In the first group are assorted versions on (linguistic) discourse analysis. Whether narrative analysis focuses on the structure of informants’ stories, Critical Discourse Studies on the use of agentive structures, or Conversation Analysts on the structure of interaction (I do realise that for some putting CA into linguistic DA is a slur – I beg forgiveness), all these approaches focus on what is objectively (again, I do realise the issues here) available. In other words, when I focus on passive voice, it is more than likely ‘we all’ can identify what passive voice is and where to find it in the data. And so, none of such approaches make claims what an informant’s story means, let alone what the informant meant by it.
That said, also here our interpretations, especially insofar as our suppositions as to the source of informants’ narratives, their social and cultural contextualisations are prone to imposing perspectives with which our informants might not agree. What is crucial, however, is that when we offer interpretations, we see our data as part of larger discourses and do not make any claims as to the individual story. If we do blur ‘the voice’, we blur it at a social rather than individual level (excuse the distinction – it’s only a blog).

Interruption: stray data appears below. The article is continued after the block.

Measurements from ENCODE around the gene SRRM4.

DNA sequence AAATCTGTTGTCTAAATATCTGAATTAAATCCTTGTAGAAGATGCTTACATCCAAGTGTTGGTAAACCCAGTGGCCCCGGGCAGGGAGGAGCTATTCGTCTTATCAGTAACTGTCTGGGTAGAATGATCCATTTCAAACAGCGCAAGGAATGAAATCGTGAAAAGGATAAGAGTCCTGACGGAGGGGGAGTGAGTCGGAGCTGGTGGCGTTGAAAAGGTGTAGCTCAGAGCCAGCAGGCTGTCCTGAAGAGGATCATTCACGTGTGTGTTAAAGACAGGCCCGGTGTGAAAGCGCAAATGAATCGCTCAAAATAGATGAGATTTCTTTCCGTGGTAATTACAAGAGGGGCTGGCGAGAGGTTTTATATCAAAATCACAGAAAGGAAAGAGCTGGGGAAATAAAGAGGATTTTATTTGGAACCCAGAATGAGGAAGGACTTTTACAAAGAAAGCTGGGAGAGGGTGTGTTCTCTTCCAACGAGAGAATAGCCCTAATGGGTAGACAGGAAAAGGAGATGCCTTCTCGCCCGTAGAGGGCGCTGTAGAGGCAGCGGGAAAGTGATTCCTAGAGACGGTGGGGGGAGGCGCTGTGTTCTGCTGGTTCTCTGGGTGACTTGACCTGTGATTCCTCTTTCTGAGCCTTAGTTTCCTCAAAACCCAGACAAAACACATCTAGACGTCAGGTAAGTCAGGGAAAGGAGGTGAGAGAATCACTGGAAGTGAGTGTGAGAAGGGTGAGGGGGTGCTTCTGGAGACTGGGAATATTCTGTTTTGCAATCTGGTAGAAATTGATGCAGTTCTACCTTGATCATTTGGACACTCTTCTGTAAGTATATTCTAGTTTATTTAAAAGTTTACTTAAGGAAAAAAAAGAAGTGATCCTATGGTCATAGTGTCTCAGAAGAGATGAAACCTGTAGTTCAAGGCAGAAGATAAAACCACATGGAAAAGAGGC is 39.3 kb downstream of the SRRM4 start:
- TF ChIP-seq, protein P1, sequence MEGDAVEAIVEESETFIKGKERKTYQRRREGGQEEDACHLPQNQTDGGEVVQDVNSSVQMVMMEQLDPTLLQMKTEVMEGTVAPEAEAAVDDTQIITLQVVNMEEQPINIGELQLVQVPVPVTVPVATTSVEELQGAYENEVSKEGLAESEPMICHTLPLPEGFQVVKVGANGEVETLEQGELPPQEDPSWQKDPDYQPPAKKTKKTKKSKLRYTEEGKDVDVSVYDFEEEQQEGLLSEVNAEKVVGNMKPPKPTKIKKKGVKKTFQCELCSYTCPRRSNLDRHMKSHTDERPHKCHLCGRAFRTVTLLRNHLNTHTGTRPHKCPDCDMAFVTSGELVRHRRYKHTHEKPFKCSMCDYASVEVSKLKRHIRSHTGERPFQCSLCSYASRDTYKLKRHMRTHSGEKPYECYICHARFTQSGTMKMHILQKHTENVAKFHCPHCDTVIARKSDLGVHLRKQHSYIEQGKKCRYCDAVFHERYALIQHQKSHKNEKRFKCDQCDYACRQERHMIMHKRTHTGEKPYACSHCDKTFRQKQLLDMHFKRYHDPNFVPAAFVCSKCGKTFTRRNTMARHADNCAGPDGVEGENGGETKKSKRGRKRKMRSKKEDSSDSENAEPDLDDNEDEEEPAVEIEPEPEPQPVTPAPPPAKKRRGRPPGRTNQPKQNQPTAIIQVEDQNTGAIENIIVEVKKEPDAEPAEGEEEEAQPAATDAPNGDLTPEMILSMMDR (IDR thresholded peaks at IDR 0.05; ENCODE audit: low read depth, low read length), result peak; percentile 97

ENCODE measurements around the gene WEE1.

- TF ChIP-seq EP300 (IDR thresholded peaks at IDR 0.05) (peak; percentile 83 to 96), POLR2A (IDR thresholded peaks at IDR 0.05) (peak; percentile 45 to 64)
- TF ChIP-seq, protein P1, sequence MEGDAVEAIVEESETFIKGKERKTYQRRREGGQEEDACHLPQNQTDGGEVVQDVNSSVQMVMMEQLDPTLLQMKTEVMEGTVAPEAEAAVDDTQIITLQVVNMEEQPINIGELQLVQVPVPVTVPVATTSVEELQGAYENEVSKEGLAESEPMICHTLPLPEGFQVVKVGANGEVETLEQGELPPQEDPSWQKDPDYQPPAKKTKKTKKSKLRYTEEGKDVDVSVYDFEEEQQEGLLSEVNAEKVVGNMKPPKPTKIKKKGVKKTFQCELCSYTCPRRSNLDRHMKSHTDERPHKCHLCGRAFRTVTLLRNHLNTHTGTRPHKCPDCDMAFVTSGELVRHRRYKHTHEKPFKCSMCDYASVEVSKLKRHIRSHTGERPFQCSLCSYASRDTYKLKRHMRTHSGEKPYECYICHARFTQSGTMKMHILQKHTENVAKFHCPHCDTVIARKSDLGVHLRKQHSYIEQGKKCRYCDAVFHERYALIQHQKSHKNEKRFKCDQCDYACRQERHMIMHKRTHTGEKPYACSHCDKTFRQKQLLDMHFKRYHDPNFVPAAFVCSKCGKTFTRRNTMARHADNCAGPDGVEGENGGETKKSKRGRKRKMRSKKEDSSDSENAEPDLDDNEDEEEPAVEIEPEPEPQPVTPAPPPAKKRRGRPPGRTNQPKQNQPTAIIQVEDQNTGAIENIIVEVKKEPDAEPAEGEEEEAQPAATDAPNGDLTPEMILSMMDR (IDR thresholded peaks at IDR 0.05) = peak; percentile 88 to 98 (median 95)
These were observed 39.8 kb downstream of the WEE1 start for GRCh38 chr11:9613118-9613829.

As I said, the other strand of qualitative analyses focuses more on interpreting what a story, utterance, or other stretch of discourse means. As researchers in Interpretive Phenomenological Analysis and (versions of) thematic analysis offer insights into what is behind the narrative, such interpretations may impose themselves on a story not only blurring the voice of the individual, but also, potentially, replacing it with a different ‘voice’.
Indeed, I wrote before that whenever I review a paper based on thematic analysis or IPA, I wonder about how the interpretations are arrived at. I can add that I also wonder about who is talking to me. Is it the informants or is it the researchers who decided to offer a particular interpretation of what their informants said? And when I read the extracts quoted in the papers, I always come up with different themes and interpretations. Where is the voice of the informant? I don’t know.